(sub)Text: Foolish Adventures in “The Odyssey” (Part 2 of 3)

Wes & Erin continue their discussion of the Odyssey, translated by Emily Wilson. In this episode, part 2 of our 3-part series, they look closely at the heart of the poem, books 5-12, in which Odysseus arrives in Phaeacia and provides the tale-within-the-tale of his adventures after the Trojan War. They discuss the significance of Odysseus’s fantastical encounters and asking  Continue Reading …

(SUB)TEXT: Foolish Adventures in “The Odyssey” (Part Two of Three)

Wes & Erin continue their discussion of the Odyssey, translated by Emily Wilson. In this episode, part 2 of our 3-part series, they look closely at the heart of the poem, books 5-12, in which Odysseus arrives in Phaeacia and provides the tale-within-the-tale of his adventures after the Trojan War. They discuss the significance of Odysseus’s fantastical encounters and asking  Continue Reading …

(SUB)TEXT: Home as Identity in “The Odyssey” (Part One of Three)

He was famously a man of many ways, whether we interpret these as abilities or norms; designs or deceptions; reasons or identities. Yet despite such resources, he was also famously stuck, making a 10-year odyssey of his attempt to return home from a 10-year war. What keeps the man of master plans from homecoming and domestic bliss? In the first of a three part discussion of  Continue Reading …

(sub)Text: Competing Affections in “The Lion in Winter”

Before Henry VIII changed history for lack of a son, Henry II had too many. His eldest, Richard, a fierce soldier who controls the wealthy Aquitaine, is the favorite of his mother, Eleanor. The youngest, John, is immature and dull, but his father’s favorite. And the middle son, scheming Geoffrey, is, quite dangerously, no one’s favorite. In the end, there are no winners;  Continue Reading …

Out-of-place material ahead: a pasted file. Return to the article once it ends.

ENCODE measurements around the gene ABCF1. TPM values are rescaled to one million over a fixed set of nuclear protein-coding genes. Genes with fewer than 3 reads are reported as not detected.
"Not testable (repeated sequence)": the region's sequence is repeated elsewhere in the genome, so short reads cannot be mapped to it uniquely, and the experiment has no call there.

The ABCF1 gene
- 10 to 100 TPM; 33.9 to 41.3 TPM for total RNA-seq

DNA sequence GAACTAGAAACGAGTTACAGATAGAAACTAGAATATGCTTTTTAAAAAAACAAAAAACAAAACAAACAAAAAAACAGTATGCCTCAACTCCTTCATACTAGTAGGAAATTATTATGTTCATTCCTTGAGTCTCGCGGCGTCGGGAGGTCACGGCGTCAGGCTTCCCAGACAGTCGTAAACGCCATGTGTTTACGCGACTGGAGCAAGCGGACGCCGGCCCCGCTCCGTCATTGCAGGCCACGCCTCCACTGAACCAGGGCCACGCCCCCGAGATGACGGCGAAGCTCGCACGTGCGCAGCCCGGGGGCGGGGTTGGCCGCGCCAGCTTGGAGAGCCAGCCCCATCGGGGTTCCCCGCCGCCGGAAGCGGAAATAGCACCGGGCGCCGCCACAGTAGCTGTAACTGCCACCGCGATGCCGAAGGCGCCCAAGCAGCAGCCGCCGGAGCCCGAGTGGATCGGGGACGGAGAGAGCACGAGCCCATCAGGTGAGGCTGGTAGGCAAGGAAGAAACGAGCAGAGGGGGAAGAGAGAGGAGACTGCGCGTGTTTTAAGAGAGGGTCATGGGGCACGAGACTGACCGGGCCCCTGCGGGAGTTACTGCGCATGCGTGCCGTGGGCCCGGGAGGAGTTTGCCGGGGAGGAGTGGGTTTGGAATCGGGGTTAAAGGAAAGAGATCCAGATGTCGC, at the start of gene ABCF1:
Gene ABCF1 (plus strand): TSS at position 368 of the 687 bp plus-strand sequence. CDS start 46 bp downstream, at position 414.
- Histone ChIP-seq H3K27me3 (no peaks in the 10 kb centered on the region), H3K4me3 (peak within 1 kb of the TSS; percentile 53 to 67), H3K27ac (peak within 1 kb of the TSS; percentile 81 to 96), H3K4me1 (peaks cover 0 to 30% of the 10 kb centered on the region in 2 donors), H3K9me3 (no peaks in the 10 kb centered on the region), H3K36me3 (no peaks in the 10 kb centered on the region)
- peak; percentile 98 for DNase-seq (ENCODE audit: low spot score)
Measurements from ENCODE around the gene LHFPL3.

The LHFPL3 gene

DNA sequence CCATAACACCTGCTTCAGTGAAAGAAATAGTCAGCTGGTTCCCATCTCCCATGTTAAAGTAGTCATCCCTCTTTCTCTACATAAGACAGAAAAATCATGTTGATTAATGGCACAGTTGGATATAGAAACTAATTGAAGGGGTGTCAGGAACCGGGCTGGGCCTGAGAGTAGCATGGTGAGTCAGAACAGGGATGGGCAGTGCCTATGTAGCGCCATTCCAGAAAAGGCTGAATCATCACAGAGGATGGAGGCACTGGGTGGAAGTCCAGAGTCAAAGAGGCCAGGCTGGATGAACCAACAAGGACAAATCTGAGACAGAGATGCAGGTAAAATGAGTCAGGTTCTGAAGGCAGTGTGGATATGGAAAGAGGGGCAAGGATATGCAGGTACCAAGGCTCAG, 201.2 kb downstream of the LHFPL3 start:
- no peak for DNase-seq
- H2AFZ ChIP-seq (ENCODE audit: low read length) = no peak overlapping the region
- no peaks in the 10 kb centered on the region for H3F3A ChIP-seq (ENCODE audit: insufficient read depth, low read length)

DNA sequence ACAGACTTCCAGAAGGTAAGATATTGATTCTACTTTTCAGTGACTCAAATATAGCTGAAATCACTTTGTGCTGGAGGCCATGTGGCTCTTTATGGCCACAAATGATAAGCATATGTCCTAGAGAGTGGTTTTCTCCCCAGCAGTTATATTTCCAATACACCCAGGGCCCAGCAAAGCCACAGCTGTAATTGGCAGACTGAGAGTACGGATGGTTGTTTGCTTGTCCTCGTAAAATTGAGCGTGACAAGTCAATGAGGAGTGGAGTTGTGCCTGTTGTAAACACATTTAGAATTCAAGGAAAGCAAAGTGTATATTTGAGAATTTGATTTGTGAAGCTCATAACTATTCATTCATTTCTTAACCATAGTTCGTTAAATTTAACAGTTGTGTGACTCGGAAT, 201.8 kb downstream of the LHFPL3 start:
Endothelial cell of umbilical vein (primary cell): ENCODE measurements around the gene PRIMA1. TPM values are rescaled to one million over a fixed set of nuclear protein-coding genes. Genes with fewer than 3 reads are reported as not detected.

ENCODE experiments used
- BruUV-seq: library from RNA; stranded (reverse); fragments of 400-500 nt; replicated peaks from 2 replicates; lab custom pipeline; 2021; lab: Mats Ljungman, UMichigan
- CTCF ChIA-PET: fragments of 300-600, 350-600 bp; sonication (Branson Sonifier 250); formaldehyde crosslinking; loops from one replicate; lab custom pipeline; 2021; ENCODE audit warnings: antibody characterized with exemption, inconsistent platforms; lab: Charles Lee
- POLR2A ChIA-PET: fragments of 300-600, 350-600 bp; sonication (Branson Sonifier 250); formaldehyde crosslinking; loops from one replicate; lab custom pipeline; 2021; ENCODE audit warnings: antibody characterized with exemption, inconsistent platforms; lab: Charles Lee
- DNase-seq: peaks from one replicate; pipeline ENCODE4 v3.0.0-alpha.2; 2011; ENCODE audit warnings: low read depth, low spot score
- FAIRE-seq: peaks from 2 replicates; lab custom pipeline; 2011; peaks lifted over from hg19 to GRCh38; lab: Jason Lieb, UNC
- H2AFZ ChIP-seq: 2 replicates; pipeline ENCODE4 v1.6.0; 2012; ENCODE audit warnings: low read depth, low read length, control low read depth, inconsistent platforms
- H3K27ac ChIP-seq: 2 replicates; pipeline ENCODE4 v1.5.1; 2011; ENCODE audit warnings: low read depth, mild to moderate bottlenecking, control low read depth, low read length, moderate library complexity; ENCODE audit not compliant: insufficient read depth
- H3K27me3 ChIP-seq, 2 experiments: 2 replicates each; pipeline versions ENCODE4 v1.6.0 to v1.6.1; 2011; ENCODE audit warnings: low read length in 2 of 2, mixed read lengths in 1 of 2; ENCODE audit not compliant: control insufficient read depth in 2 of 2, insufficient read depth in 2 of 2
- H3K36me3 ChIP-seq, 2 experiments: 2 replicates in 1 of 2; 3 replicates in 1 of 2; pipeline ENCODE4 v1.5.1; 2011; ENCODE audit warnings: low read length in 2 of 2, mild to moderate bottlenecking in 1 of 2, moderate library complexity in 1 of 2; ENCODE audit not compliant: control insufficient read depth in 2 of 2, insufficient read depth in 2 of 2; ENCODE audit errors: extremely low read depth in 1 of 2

(sub)Text: Friendship and Honor in “Becket” (1964)

In Jean Anouilh’s 1959 play “Becket,” the titular character seems at first to be a Saxon collaborationist to the Norman rule of England, and a man who has sacrificed his personal honor to his friendship with King Henry II and, as he puts it, “good living.” This will change when he becomes Archbishop of Canterbury, only to realize that he is enchanted by the “honor of God,”  Continue Reading …

(sub)Text: Losing Your Head in Alice Munro’s “Carried Away”

Jack, a Canadian soldier recuperating in a European hospital during World War I, begins a correspondence with Louisa, the librarian in his hometown whom he has only seen and loved from afar. Their letters turn romantic. But when the war ends and he returns home, Jack never shows his face to Louisa and marries another woman, leaving Louisa to wonder if she’s been the victim of  Continue Reading …

(sub)Text: Time and Taboo in “Back to the Future” (1985)

In the parking lot of the Twin Pines Mall, Doc Brown plans to use his Delorean time machine to head 25 years into the future and see, as he puts it, “the progress of mankind.” But like the license plate on the Delorean, Doc is out of time. Through his absent-mindedness—and angering some terrorists—Doc has failed to provide a future into which he or his friend Marty McFly can  Continue Reading …